O'Neill v. Rutland County State's Attorneys Office et al

Filing 17

OPINION AND ORDER Granting 10 Defendants' Partial Motion to Dismiss. Plaintiff's EPA claim as set forth in Count I and her civil conspiracy claim set forth in Count II insofar as it relates to her EPA claim are not dismissed and shall remain pending in this court. Signed by Chief Judge Christina Reiss on 12/28/2016. (pac)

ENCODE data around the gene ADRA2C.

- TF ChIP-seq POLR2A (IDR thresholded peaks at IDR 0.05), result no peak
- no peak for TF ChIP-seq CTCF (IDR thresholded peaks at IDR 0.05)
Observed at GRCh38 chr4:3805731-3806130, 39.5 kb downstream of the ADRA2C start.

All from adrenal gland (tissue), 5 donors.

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UNITED STATES DISTRICT COURT FOR THE DISTRICT OF VERMONT 2116 OEC 29 AM 8: 08 JANE O'NEILL, ) ) Plaintiff, ) ) ) v. ) RUTLAND COUNTY STATE'S ) ATTORNEYS OFFICE and THE ) DEPARTMENT OF STATE'S ATTORNEYS ) AND SHERIFFS, ) ) Defendants. ) Case No. 2:16-cv-196 OPINION AND ORDER GRANTING DEFENDANTS' PARTIAL MOTION TO DISMISS (Doc. 10) This matter came before the court on October 12, 20 16 for oral argument on the partial motion to dismiss filed by Defendants Rutland County State's Attorneys Office (the "Rutland SAO") and the Department of State's Attorneys and Sheriffs (the "Department") (collectively, "Defendants") (Doc. 10). Pursuant to Fed. R. Civ. P. 12(b)(1) and the Eleventh Amendment to the U.S. Constitution, Defendants seek dismissal of all state law claims asserted by Plaintiff Jane O'Neill, including her civil conspiracy, constructive discharge, quantum meruit, and unjust enrichment claims as well her claim that Defendants violated Vermont's Fair Employment Practices Act ("VFEPA"), 21 V.S.A. § 495(a)(7) and (8). 1 Plaintiff opposes the motion. On November 14, 2016, the parties filed post-hearing supplemental memoranda, whereupon the court took the pending motion under advisement. 1 Originally, Defendants sought dismissal of all of Plaintiffs claims, including her claim that Defendants violated the Equal Pay Act ("EPA") set forth in the Fair Labor Standards Act ("FLSA"), 29 U.S.C. § 201(d)(l). Defendants have amended their motion to exclude Plaintiffs EPA claim. (Doc 13 at 9.) John Paul Faignant, Esq. and Marie Peck Fabian, Esq. represent Plaintiff. Assistant Attorneys General Kate T. Gallagher and Bartholomew J. Gengler represent Defendants. I. Factual Background. The following facts are derived from Plaintiff's Complaint and are accepted as true for the purpose of this motion. See Bell Atl. Corp. v. Twombly, 550 U.S. 544, 572 (2007) ("[A] judge ruling on a defendant's motion to dismiss a complaint must accept as true all of the factual allegations contained in the complaint.") (internal quotation marks omitted). In 2009, the Rutland SAO hired Plaintiff as a deputy state's attorney. She remained employed in that position through August of2014. When Plaintiff was hired, her salary was established at the "entry level" by the Rutland SAO and the Department. (Doc. 1 at 3, ,-r 14.) Plaintiff was allegedly told that her level of compensation was "not negotiable." !d. Despite Plaintiff's repeated requests, Rutland County State's Attorney Marc Brierre refused to discuss her compensation with her during her employment. Plaintiff's position as a deputy state's attorney required her to routinely work fifty to sixty hours per week, and to be on-call every night for one week per month from 4:30 p.m. until 8:30a.m. She was not compensated for her on-call hours. Defendants were allegedly aware that Plaintiff was working in excess of forty hours per week, but did not keep track of her hours worked and would not authorize her paycheck to be released unless she signed an affidavit stating that she did not work in excess of forty hours. Plaintiff did not receive compensation in addition to her salary for the excess hours she worked, although a male deputy state's attorney allegedly received additional compensation on this basis. In 2011, the Rutland SAO hired "John Doe" as a deputy state's attorney to perform essentially the same work as Plaintiff. John Doe's salary was set at a rate approximately 26% higher than Plaintiff's. State's Attorney Brierre allegedly refused to discuss John Doe's compensation with Plaintiff, including whether they were both paid the same amount. 2 Following John Doe's hire, Plaintiff alleges that State's Attorney Brierre "embarked on a course of retaliatory conduct to demean and marginalize" Plaintiffs job duties, "including assigning much lesser tasks [to her], which should have gone to the new[,] less experienced person" notwithstanding Plaintiffs "overwhelming existing caseload." !d. at 5, ,-r 25. Plaintiffwas also not included in important office function meetings and procedures and State's Attorney Brierre "lashed out" at her whenever she inquired about her salary. !d. State's Attorney Brierre directed Plaintiffs salary inquiries to Bram Kranichfeld, Esq., the executive director of the Department. Attorney Kranichfeld was "non-committal" in response to Plaintiffs inquiries and directed her to speak with State's Attorney Brierre. !d. at 5, ,-r 28. In 2013, the Rutland SAO hired "Jane Doe" as a deputy state's attorney to perform essentially the same work as Plaintiff and John Doe. Jane Doe's salary was set at a rate approximately 25% lower than John Doe's. In July of 2014, Plaintiff discovered that John Doe had earned approximately $14,000 more than her for each year since his 2011 hire. Plaintiff alleges that Defendants knew that she was being discriminated against on the basis of sex, and that she was being paid less than her male coworkers "for equal work that required equal skill, effort[,] and responsibility and [that] was performed under substantially similar working conditions." !d. at 6, ,-r 32. Plaintiff further alleges that "[a]s the salary disparity continued over the years[,] it perpetuated a sex based wage differential" between Plaintiff and John Doe. !d. at 6, ,-r 33. On at least two occasions, State's Attorney Brierre "lost his temper over [Plaintiffs] pressing him as to her pay status, to the point where [Plaintiff] believed [State's Attorney Brierre] would fire her if she pressed further." !d. at 6, ,-r 34. Plaintiff resigned at the end of July 2014 because the "working conditions had become so intolerable, she felt she had no other choice but to resign." !d. at 7, ,-r 35. Plaintiffs Complaint alleges the following causes of action: Count I (violation of the EPA and VFEPA); Count II (conspiracy to violate the EPA and VFEPA); Count III (retaliation); Count IV (constructive discharge); Count V (quantum meruit); and Count VI (unjust enrichment). Citing Eleventh Amendment immunity, Defendants seek 3 dismissal of all claims set forth in Plaintiffs Complaint, except for her EPA claim set forth in Count I. II. Conclusions of Law and Analysis. A. Standard of Review. A case is properly dismissed for lack of subject-matter jurisdiction under Fed. R. Civ. P. 12(b)(1) if the district court lacks the statutory or constitutional power to adjudicate it. See Nike, Inc. v. Already, LLC, 663 F.3d 89, 94 (2d Cir. 2011) (citing Maloney v. Soc. Sec. Admin., 517 F.3d 70, 74 (2d Cir. 2008)). Generally, on a 12(b)(l) motion, the "plaintiff asserting subject matter jurisdiction has the burden of proving by a preponderance of the evidence that it exists." Makarova v. United States, 201 F.3d 110, 113 (2d Cir. 2000). However, in cases where a governmental entity asserts the Eleventh Amendment as the basis of dismissal, the burden falls to that entity to prove its entitlement to immunity from suit. See Woods v. Rondout Valley Cent. Sch. Dist. Bd of Educ., 466 F.3d 232, 237 (2d Cir. 2006) Uoining other circuit courts in "holding that the governmental entity invoking the Eleventh Amendment bears the burden of demonstrating that it qualifies as an arm of the state entitled to share in its immunity"). B. Whether Defendants Are Entitled to Eleventh Amendment Immunity. The Eleventh Amendment provides: "The Judicial power of the United States shall not be construed to extend to any suit in law or equity, commenced or prosecuted against one of the United States by Citizens of another State, or by Citizens or Subjects of any Foreign State." U.S. Const. amend. XI. "Although the text of the amendment speaks only of suits against a state by persons who are not citizens of that state, the Supreme Court has interpreted the Eleventh Amendment to extend to suits by all persons against a state in federal court." Mancuso v. N.Y. State Thruway A uth., 86 F .3d 289, 292 (2d Cir. 1996). "It has long been settled that the reference to actions 'against one of the United States' encompasses not only actions in which a State is actually named as the defendant, but also certain actions against state agents and state instrumentalities." Regents of the Univ. of Cal. v. Doe, 519 U.S. 425, 429 (1997). As a result, "when the action is in 4 essence one for the recovery of money from the state, the state is the real, substantial party in interest and is entitled to invoke its sovereign immunity from suit even though individual officials are nominal defendants." !d. (citation and internal quotation marks omitted). Defendants argue that they are "arms of the state" and that Plaintiffs state law claims against them therefore cannot be litigated in federal court. See Raygor v. Regents of Univ. of Minn., 534 U.S. 533, 540-41 (2002) (affirming that "the Eleventh Amendment bars the adjudication of pendent state law claims against non consenting state defendants in federal court") (citing Pennhurst State Sch. & Hasp. v. Halderman, 465 U.S. 89, 120 ( 1984)). Plaintiff contends that Defendants are not "arms of the state," and are more appropriately considered municipal corporations or some other form of governmental entity not entitled to Eleventh Amendment protection. "While, on the one hand, it is well established that even though a State is not named a party to the action, the suit may nonetheless be barred by the Eleventh Amendment[;] on the other hand, courts have consistently refused to construe the Eleventh Amendment to afford protection to political subdivisions such as counties and municipalities, even though such entities exercise a slice of state power." Richards v. State's Attorneys Office, 40 F. Supp. 2d 534, 536 (D. Vt. 1999) (citations, alterations, and internal quotation marks omitted). Eleventh Amendment immunity thus depends on whether a defendant is an "arm of the state." See Mancuso, 86 F.3d at 292 ("Although the Eleventh Amendment does not apply to suits against counties, municipal corporations, and other political subdivisions, [an entity] is entitled to immunity if it can demonstrate that it is more like 'an arm of the State,' such as a state agency, than like 'a municipal corporation or other political subdivision."') (quoting Mt. Healthy City Sch. Dist. Bd. ofEduc. v. Doyle, 429 U.S. 274,280 (1977)). In determining whether an entity is an "arm of the state," a court must analyze "the relationship between the State and the entity in question." Regents of the Univ. of Cal., 519 U.S. at 429. 5 Ultimately, of course, the question whether a particular state agency has the same kind of independent status as a county or is instead an arm of the State, and therefore "one of the United States" within the meaning of the Eleventh Amendment, is a question of federal law. But that federal question can be answered only after considering the provisions of state law that define the agency's character. !d. at 429 n.5. In the Second Circuit, six "Mancuso factors" guide the court's inquiry: (1) how the entity is referred to in the documents that created it; (2) how the governing members of the entity are appointed; (3) how the entity is funded; (4) whether the entity's function is traditionally one of local or state government; (5) whether the state has a veto power over the entity's actions; and (6) whether the entity's obligations are binding upon the state. Mancuso, 86 F.3d at 293. "If these factors all point in one direction, then a court's inquiry is complete." Woods, 466 F.3d at 240. If, however, the Mancuso factors provide mixed results, the court must focus "on the twin reasons for the Eleventh Amendment: (1) protecting the dignity of the state, and (2) preserving the state treasury." !d. (citing Mancuso, 86 F.3d at 293). "Ifthe outcome still remains in doubt, then whether a judgment against the governmental entity would be paid out of the state treasury generally determines the application of Eleventh Amendment immunity." !d. at 241. · Plaintiff acknowledges the Mancuso factors, but contends that the Vermont Supreme Court's decision in In reElection Petitions, 2016 VT 7, 136 A.3d 213 controls the outcome of whether Eleventh Amendment immunity is available to Defendants because it holds that the Rutland SAO is a municipal entity and the Department is a political subdivision of the State of Vermont. In Election Petitions, the Vermont Supreme Court did not address whether Defendants are "arms of the state" for purposes of Eleventh Amendment immunity. Instead, that court determined only whether "either the individual state's attorneys or the legislatively created Vermont Department of State's Attorneys and Sheriffs, or some combination thereof, are municipal employers" for purposes of collective bargaining under Municipal Employee Relations Act ("MERA"). 2 2 Under MERA, a "municipal employer" is defined as a "city, town, village, fire district, lighting district, consolidated water district, housing authority, union municipal district, or any of the 6 Election Petitions, 2016 VT 7, ,-r 3. The case thus turned on whether either the individual state's attorneys or the Department, or some combination thereof, satisfied a specific statutory definition of"employer." The present case does not mandate this same inquiry. Election Petitions thus does not determine whether, under federal law, Defendants are "arms of the state" for purposes Eleventh Amendment immunity. See Regents of the Univ. of Cal., 519 U.S. at 429 n.5 ("[T]he question [of] whether a particular state agency has the same kind of independent status as a county or is instead an arm of the State ... is a question of federal law."). The Mancuso factors therefore remain the controlling test. 3 Application of the first Mancuso factor, which asks how the entities are identified in their documents of origin, reveals that the office of "State's Attorney" is established by the Vermont Constitution. See Vt. Canst. ch. II, § 50 ("State's Attorneys shall be elected by the voters of their respective districts as established by law."). However, as Plaintiff points out, "[t]he constitution merely provides the date on which the State's Attorneys shall be elected and the terms for which they shall serve." Office ofState's Attorney of Windsor Cty. v. Office ofAttorney Gen., 409 A.2d 599, 602 (Vt. 1979). The powers and duties of a state's attorney are established by a Vermont statute governing county officers. See 24 V.S.A. § 361(a) ("A State's Attorney shall prosecute for offenses committed within his or her county, and all matters and causes cognizable by the Supreme and Superior Courts on behalf of the State, file informations and prepare bills of indictment, deliver executions in favor of the State ... , and take measures to collect fines and other demands or sums of money due to the State or county."). The Rutland SAO is therefore created by Vermont's Constitution and governed by state statute, although it operates primarily on a county-wide basis. political subdivisions of the State of Vermont which employs five or more employees[.]" Election Petitions, 2016 VT 7, ~ 4 (quoting 21 V.S.A. § 1722(13)). 3 Election Petitions, however, remains relevant in light of the Vermont Supreme Court's description ofDefendants' organizational structures and functions. See Woods, 466 F.3d at 237 (recognizing that courts make "necessary reference to state law" in determining under federal law whether a particular governmental entity is an arm of the state for Eleventh Amendment purposes). 7 The Department is created by statute and "consist[s] ofthe 14 State's Attorneys and 14 sheriffs." See 24 V.S.A. § 367(a). By virtue of its composition, the Department operates on a state-wide as opposed to a county-wide basis. In describing the duties of the executive director of the Department, § 367 requires that the executive director "prepare and submit all budgetary and financial matters and forms which are required of the head of a department of State government[.]" !d.§ 367(c). As both Defendants are created by either the Vermont Constitution or Vermont statute and as they are governed by Vermont law, the first Mancuso factor weighs in favor of finding that Defendants are "arms of the state." The second Mancuso factor examines how the governing members of the entities are appointed. The Vermont Constitution provides that state's attorneys are "elected by the voters of their respective districts[.]" See Vt. Const. ch. II, § 50; see also Town of Stowe v. Lamoille Cty., 362 A.2d 159, 161 (Vt. 1976) ("The Vermont county is a unit of special functions. It operates as an electoral district for assistant judges, state's attorneys, and sheriffs, as well as, in some cases, state senators and probate judges."). Because state's attorneys are elected in county elections, this weighs against finding they are "arms of the state." Compare Woods, 466 F.3d at 244 (finding that the second Mancuso factor weighs against immunity where board of education members are elected locally by voters in each school district), with Mancuso, 86 F .3d at 295 (concluding that appointment of governing board members by the Governor of New York weighs in favor of immunity). The Department is governed by an executive committee of state's attorneys and an executive committee of sheriffs, who in tum appoint an executive director. Notwithstanding the state-wide scope of the Department's mandate, the Department's membership, including its executive committees and executive director, consists entirely of individuals elected in county elections without any direct involvement from the State of Vermont. See Leitner v. Westchester Cmty. Col!., 779 F.3d 130, 138-39 (2d Cir. 2015) (concluding that entity seeking to assert Eleventh Amendment immunity had not met its burden with regard to the second Mancuso factor where the majority of the board's 8 governing members were selected at the local level). The second Mancuso factor thus weighs against a finding of Eleventh Amendment immunity for both Defendants. The third Mancuso factor asks how the entities are funded. Under the statutory scheme for state's attorneys and the Department, 4 their respective budgets are derived directly and exclusively from funds authorized and dispersed by the Vermont Legislature as part of the state budget. See 24 V.S.A. § 367(c); see also Election Petitions, 2016 VT 7, ~ 12 ("The budget is then presented to the Legislature as part of the entire state government budget."); In re Wakefield, 177 A. 319, 323 (Vt. 1935) ("It is the state, and not the county, that pays [a state's attorney's] salary and official expenses."). Because Defendants are funded exclusively by the State of Vermont, the third Mancuso factor weighs heavily in favor of finding Eleventh Amendment immunity for both Defendants. See McGinty v. New York, 251 F.3d 84, 97 (2d Cir. 2001) (finding that this factor weighs in favor of immunity even where the state was not the sole funder of the entity because it made "significant payments" to the entity to cover benefits and expenses). The fourth Mancuso factor asks whether the entities' functions are traditionally one of state or local government. The powers and duties exercised by a state's attorney in the performance of his or her position are traditionally those of state government. See Vt. Const. ch. II, § 39 (mandating that "[a]ll prosecutions shall commence, By the authority of the State of Vermont" and that "[a]ll indictments shall conclude with these words, against the peace and dignity of the State."); see also Office of State's Attorney of Windsor Cty., 409 A.2d at 601 (noting that "the statutory grant clearly authorizes the State's Attorney to act on behalf of the State" as a non-exclusive "arm of the state 4 The executive director of the Department "drafts a proposed budget that includes wages and benefits for the deputy state's attorneys, victim advocates, and secretaries working in the SAOs and covers operating expenses for the SAOs" and submits it to the governor for approval. Election Petitions, 2016 VT 7, ~ 12. "The budget is then presented to the Legislature as part of the entire state government budget." ld. The executive director may challenge the governor's budget determinations and seek funding directly from the Legislature. "Once approved by the Legislature, the budget is provided to the Department as a lump sum, which is then divided among the counties." Id. 9 government to act with regard to initiating criminal prosecutions"); Wakefield, 177 A. at 323 ("A state's attorney in this state is not merely a prosecuting officer in the county in which he is elected. He is also an officer of the state, in the general matter of the enforcement of the criminal law."). Indeed, "there is little question that when prosecuting a criminal matter, a State's Attorney is acting as a representative of the State." Bethea v. Plusch, 2011 WL 5967180, at *5 (D. Vt. Nov. 29, 2011); see also Baez v. Hennessy, 853 F.2d 73, 77 (2d Cir. 1988) ("When prosecuting a criminal matter, a district attorney ... represents the State not the county."). The Department "oversees the administration, budget, information technology, and many human resource services for the SAOs" in the State of Vermont. See Election Petitions, 2016 VT 7, ,-r 12; 24 V.S.A. § 367(c). Its executive director is "involved in the legislative process: monitoring and providing input on legislation, testifYing on legislation, and generally acting as an advocate for the SAOs and sheriffs' offices"; administers the annual training program for SAO employees; and has the authority to adopt personnel regulations applicable to SAO employees. See Election Petitions, 2016 VT 7, ,-r 13; see also 24 V.S.A. § 367(c). In this manner, the Department furthers the business of the State of Vermont by assisting with the administrative needs of the SAOs. See, e.g., McGinty, 251 F .3d at 98 ("Although the Retirement System does not service state employees exclusively, it assists in the business of the state by enabling the state to meet its pension and benefits obligations, and immunity should accordingly be extended to the Retirement System."). As both Defendants perform functions that either are traditionally those of state governments or are in furtherance of State of Vermont business, the fourth Mancuso factor also weighs in favor of granting Defendants Eleventh Amendment immunity. The fifth Mancuso factor examines whether the State of Vermont has veto power over the actions of the entities in question. Although it "exerts significant authority" over the SAOs, the State of Vermont does not have veto power over their actions. See Richards, 40 F. Supp. 2d at 537 (citing Office ofState's Attorney of Windsor Cty., 409 A.2d at 601-02). Similarly, although the Vermont Legislature exerts significant 10 control over the Department, both in enacting the laws enforced by the state's attorneys and by controlling the Department's budget, this "does not unequivocally equate to veto authority, which implies the power to halt a decision, however lawful, for no reason other than disagreement with the choice made." Woods, 466 F.3d at 248. "The fifth Mancuso factor looks for evidence of the state's authority actually to veto the decisions" of Defendants. Woods, 466 F.3d at 248. As the State of Vermont lacks such authority, this factor weighs against a finding of immunity for both Defendants. The final Mancuso factor requires the court to determine whether Defendants' financial obligations are binding upon the state. Plaintiff's citation to the State Liability Self-Insurance Fund5 as evidence that any judgment recovered against Defendants would not come directly from the State of Vermont is misplaced. As the Supreme Court has observed: [W]ith respect to the underlying Eleventh Amendment question, it is the entity's potential legal liability, rather than its ability or inability to require a third party to reimburse it, or to discharge the liability in the first instance, that is relevant. Surely, ifthe sovereign State of California should buy insurance to protect itself against potential tort liability to pedestrians stumbling on the steps of the State Capitol, it would not cease to be "one of the United States." Regents ofthe Univ. ofCal., 519 U.S. at 431. Because the operating budgets ofboth Defendants are derived exclusively from the State of Vermont, and no other funding source is apparent, payment of Defendants' financial obligations is ultimately the responsibility of the State of Vermont. This Mancuso factor therefore also weighs in favor of finding Defendants are arms of the state. While the majority of the Mancuso factors weigh in favor of finding Eleventh Amendment immunity, because all of the Mancuso factors do not "point in one direction," the court must examine the "twin reasons" for the Eleventh Amendment: (1) protecting the dignity of the state and (2) preserving the state treasury. Woods, 5 Vermont's self-insurance statutory provision requires that all covered entities "contribute to the Fund." 29 V.S.A. § 1406(c). 11 466 F.3d at 240. The Supreme Court has held that the integrity of a state's fisc is entitled to "dispositive weight." See Hess v. Port Auth. Trans-Hudson Corp., 513 U.S. 30, 48-49 (1994). Here, even if the dignity of the State of Vermont would not be offended if Defendants were forced to litigate Plaintiff's state law claims in federal court, because any money judgment against Defendants would risk exposing the State of Vermont's fisc to liability, this factor is dispositive in finding that Defendants are entitled to Eleventh Amendment immunity. See Mancuso, 86 F.3d at 293 (explaining that "'the vulnerability of the State's purse [is] the most salient factor"' and that "[i]f all the elements are evenly balanced, this concern will control") (quoting Hess, 513 U.S. at 48). The court therefore GRANTS Defendants' partial motion to dismiss Plaintiff's state law claims against them. C. Whether Plaintiff May Assert a Civil Conspiracy to Violate the EPA. Count II of Plaintiff's Complaint alleges that Defendants were involved in a civil conspiracy under the common law of the State of Vermont to violate the EPA and the VFEP A. 6 Because Defendants are entitled to Eleventh Amendment protection on all of Plaintiff's state law claims, Plaintiff's civil conspiracy claim, insofar as it pertains to her VFEPA claim, must be dismissed. See Pennhurst, 465 U.S. at 120 ("[N]either pendent jurisdiction nor any other basis of jurisdiction may override the Eleventh Amendment."). Plaintiff's civil conspiracy claim as part of her EPA claim warrants further scrutiny. Plaintiff argues that under this court's decision in Saunders v. Morton, her claim for civil conspiracy should not be dismissed because it could provide a theory of liability for the substantive allegations of her EPA claim. See Saunders v. Morton, 6 Plaintiffs Complaint states that her civil conspiracy claim in Count 2 is brought "under the common law of the State of Vermont." (Doc. 1 at 1, ,-r 2.) Plaintiffs Complaint cites to no other legal basis for this claim. Plaintiff also asserts that she is "entitled to pursue her conspiracy claim under the auspices of a 42 U.S.C. § 1983 claim." (Doc. 15 at 17.) She has not, however, cited § 1983 in her Complaint and may not amend her Complaint in an opposition to a motion to dismiss. See, e.g., K.D. ex rel. Duncan v. White Plains Sch. Dist., 921 F. Supp. 2d 197,209 (S.D.N.Y. 2013) ("Plaintiffs cannot amend their complaint by asserting new facts or theories for the first time in opposition to Defendants' motion to dismiss."). Instead, if Plaintiff wishes to pursue such a theory, she must seek leave to amend her Complaint pursuant to Fed. R. Civ. P. 15(a). 12 2011 WL 1135132, at *9-11 (D. Vt. Feb. 17, 2011), report and recommendation adopted, 2011 WL 1114416 (D. Vt. Mar. 24, 2011) (noting that "[i]t is not entirely clear under Vermont law whether the tort of civil conspiracy constitutes an independent cause of action" but that this court "has issued decisions upon parties' claims of civil conspiracy in which it has been assumed that the claim constitutes an independent cause of action in Vermont"). She points out that since 1840, Vermont has recognized a cause of action for civil conspiracy citing Sheple & Warner v. Page, 12 Vt. 519 (1840). Defendants respond that the weight of more recent authority does not support a separate cause of action for a civil conspiracy. They make a persuasive argument for dismissal of this claim on the grounds that the relief Plaintiff seeks through a civil conspiracy cause of action is not authorized by the EPA. At this nascent stage of the proceedings, the court declines to dismiss Plaintiffs civil conspiracy claim insofar as it relates to her EPA claim for failure to state a claim under Fed. R. Civ. P. 12(b)(6). Defendants have not moved to dismiss on this basis, and Plaintiff has not yet been afforded an opportunity to address Defendants' argument that the relief she seeks through her civil conspiracy claim is not authorized by the EPA. CONCLUSION For the foregoing reasons, the court GRANTS Defendants' partial motion to dismiss Count I and Count II insofar as they include Plaintiffs VFEP A claim, and Counts III-VI on Eleventh Amendment immunity grounds. (Doc. 10.) Plaintiff may refile those claims in state court. Plaintiffs EPA claim as set forth in Count I and her civil conspiracy claim set forth in Count II insofar as it relates to her EPA claim are not dismissed and shall remain pending in this court. SO ORDERED. Dated at Burlington, in the District of Vermont, this ,<~ay of December, 2016. Christina Reiss, Chief Judge United States District Court 13